Afterwards Jeremy told me triumphantly that he thought they had made the doctor aware of their virtue as far as Sri Lanka was concerned, by pointing out to him that Jane took the pill out of habit but could easily stop now since it was not really necessary. This did not strike me as especially helpful, since one could hardly expect the doctor to be impressed by such fine discriminations, and he had in any case prescribed a remedy that took no account of this kindly suggestion. But it showed a certain willingness to please on Jeremy’s part that I appreciated.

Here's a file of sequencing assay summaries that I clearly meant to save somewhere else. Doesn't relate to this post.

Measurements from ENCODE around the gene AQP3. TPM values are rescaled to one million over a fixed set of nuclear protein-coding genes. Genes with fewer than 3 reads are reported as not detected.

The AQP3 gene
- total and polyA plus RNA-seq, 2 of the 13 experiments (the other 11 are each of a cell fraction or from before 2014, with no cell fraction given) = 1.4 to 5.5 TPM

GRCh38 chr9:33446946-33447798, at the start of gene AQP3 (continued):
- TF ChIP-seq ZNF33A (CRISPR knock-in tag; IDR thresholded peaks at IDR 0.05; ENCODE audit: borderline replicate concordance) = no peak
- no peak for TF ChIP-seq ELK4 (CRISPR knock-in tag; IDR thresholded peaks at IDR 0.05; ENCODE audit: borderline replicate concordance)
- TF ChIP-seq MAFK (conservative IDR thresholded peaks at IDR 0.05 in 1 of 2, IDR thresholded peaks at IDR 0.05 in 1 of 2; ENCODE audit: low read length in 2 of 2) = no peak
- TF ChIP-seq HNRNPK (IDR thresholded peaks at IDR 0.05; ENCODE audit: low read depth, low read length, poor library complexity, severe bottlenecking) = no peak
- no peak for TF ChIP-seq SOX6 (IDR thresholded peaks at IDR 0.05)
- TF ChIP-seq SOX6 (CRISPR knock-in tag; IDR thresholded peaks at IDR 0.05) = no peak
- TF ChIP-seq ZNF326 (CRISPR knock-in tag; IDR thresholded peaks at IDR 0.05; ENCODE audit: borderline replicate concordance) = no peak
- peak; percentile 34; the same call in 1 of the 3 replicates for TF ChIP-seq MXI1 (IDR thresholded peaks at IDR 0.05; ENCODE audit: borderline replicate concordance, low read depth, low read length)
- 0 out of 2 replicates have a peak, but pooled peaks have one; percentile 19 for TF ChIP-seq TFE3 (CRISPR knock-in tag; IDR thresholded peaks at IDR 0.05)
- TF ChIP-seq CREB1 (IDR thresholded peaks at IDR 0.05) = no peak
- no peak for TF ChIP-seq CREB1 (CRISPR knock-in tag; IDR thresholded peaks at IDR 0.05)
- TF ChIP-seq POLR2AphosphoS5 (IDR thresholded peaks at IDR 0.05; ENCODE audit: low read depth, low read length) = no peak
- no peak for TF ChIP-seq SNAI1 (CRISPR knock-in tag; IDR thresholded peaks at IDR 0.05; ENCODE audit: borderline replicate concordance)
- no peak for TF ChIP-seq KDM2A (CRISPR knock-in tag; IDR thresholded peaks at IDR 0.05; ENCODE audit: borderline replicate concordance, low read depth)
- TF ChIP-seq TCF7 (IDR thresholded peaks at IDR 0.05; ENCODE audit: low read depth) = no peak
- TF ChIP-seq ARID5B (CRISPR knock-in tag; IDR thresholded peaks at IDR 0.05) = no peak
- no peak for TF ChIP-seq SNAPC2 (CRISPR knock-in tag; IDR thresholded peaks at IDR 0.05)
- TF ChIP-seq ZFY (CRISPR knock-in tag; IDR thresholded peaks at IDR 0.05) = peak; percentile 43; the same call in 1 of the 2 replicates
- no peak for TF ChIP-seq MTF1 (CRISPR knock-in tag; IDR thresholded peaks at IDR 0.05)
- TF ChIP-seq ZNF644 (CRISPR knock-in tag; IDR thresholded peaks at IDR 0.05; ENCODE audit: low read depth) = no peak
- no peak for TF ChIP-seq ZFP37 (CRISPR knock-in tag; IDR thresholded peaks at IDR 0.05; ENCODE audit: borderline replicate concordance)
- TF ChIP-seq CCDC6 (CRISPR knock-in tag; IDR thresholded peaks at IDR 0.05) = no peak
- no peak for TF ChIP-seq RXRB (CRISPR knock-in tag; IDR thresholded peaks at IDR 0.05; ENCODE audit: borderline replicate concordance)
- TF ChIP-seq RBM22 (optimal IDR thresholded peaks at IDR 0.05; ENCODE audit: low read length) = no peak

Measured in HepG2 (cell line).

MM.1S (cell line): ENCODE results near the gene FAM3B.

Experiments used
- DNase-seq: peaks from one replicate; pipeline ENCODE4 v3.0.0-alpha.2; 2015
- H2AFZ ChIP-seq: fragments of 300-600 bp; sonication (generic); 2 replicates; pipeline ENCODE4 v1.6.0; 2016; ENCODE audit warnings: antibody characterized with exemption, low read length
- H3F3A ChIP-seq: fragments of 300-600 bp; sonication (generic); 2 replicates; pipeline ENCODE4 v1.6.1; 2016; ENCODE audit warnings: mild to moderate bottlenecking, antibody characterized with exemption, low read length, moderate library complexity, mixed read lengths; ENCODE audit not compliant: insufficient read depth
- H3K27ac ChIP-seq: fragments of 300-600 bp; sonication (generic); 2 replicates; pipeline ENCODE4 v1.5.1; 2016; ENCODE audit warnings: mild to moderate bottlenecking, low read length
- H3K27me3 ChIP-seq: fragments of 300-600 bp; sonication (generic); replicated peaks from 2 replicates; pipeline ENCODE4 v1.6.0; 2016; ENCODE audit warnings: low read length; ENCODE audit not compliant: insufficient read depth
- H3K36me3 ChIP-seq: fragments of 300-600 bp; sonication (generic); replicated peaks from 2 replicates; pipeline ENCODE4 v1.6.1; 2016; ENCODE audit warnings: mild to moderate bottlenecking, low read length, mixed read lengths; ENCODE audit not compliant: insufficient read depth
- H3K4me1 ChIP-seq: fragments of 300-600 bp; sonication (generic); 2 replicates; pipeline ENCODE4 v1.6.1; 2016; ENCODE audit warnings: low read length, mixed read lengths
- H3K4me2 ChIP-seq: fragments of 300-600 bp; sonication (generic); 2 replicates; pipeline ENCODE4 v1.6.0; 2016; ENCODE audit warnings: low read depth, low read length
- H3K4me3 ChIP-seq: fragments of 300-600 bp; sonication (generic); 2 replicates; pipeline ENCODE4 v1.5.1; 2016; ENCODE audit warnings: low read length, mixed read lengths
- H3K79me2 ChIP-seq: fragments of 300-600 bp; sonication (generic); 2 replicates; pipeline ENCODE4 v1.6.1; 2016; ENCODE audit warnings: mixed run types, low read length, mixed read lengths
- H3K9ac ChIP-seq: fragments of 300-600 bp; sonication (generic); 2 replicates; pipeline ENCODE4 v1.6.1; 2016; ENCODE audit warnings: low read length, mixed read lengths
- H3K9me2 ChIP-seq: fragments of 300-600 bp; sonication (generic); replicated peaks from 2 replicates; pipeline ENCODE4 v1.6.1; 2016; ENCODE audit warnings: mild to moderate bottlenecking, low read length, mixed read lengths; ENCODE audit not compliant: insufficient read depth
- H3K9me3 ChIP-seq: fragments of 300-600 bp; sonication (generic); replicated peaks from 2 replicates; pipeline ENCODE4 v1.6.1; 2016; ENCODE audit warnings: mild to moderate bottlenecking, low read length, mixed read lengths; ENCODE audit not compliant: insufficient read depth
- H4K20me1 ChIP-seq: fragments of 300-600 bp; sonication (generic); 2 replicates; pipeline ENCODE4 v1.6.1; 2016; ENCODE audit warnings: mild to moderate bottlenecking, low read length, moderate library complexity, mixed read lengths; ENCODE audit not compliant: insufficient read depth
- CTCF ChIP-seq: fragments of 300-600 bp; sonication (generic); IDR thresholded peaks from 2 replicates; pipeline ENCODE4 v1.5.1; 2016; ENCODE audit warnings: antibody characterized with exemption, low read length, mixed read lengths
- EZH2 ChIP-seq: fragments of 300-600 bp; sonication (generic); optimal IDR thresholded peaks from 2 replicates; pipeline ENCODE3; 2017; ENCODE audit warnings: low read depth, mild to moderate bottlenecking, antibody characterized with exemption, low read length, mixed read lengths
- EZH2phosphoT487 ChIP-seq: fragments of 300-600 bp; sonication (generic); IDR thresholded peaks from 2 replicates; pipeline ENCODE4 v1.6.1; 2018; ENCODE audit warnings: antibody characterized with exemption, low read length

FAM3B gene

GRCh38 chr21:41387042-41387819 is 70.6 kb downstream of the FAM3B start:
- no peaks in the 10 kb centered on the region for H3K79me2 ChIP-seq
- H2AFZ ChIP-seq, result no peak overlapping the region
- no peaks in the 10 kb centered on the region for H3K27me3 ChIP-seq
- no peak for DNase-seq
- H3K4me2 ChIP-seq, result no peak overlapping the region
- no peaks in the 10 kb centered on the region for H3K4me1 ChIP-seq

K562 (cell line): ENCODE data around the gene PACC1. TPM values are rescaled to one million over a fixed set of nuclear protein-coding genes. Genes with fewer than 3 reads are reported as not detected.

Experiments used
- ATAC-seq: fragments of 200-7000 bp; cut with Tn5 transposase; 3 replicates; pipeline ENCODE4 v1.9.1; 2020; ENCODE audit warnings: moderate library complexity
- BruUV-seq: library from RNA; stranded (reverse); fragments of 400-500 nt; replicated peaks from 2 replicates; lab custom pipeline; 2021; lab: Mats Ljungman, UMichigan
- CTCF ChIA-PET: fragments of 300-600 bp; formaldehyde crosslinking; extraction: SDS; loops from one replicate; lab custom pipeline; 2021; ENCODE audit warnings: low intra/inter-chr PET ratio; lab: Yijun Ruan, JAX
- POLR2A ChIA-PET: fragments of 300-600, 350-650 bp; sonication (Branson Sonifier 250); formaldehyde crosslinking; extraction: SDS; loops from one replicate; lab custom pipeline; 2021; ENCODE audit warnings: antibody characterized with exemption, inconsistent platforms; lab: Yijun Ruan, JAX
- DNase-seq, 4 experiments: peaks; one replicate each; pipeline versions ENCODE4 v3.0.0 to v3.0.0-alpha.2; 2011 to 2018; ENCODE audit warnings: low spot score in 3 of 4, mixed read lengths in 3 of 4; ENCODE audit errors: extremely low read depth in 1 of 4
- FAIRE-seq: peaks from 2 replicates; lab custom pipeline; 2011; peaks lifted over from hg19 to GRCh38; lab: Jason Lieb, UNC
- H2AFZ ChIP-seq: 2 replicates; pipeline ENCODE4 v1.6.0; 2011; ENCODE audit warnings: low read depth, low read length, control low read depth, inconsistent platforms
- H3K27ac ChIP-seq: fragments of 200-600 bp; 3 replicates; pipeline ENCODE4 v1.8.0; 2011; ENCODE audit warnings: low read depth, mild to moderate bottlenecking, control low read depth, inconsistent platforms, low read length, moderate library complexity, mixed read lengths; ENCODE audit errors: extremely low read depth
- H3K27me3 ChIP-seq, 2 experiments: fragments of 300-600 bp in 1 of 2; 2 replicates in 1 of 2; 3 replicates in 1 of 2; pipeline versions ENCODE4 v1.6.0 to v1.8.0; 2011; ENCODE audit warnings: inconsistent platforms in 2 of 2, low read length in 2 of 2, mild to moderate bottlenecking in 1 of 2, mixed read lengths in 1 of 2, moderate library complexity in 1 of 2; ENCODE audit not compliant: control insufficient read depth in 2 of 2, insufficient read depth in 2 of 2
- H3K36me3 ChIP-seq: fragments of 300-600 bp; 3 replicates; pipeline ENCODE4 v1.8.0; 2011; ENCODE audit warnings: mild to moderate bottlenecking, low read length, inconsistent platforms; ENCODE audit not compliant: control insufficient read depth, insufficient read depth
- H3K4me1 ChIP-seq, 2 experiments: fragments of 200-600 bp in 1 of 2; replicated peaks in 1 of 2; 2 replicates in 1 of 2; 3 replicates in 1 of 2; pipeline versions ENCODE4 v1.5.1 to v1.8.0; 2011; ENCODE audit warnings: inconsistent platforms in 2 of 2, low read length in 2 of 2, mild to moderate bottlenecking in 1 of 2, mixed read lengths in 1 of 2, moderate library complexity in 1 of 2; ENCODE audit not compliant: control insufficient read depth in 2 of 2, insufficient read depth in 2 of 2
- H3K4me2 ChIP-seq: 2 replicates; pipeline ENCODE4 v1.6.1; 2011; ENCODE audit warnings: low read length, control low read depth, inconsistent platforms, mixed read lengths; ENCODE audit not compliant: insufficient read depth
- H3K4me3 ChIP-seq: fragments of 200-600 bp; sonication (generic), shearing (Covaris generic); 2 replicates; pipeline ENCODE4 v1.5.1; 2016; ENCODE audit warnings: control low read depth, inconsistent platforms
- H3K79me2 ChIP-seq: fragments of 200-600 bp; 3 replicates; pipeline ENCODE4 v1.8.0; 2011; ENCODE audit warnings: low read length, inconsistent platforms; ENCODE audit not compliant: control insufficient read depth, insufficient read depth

He was rather a dear, I thought, as I poured myself a final drink that night at Tissawewa; he could not really be found fault with for being so anxious tonight to make use of the only opportunity they might have in this country. He had been quite diffident in asking me, as we stood before the Jetavanaramaya that evening, watching the sun sink behind its ruined grandeur. Jane had been determined to make the circuit of the mound, and she could just be seen in the distance, a white blur against the vegetation. The light was fading fast, and the twilight noises of the forest had begun to resound around us. I felt very mellow, and very content.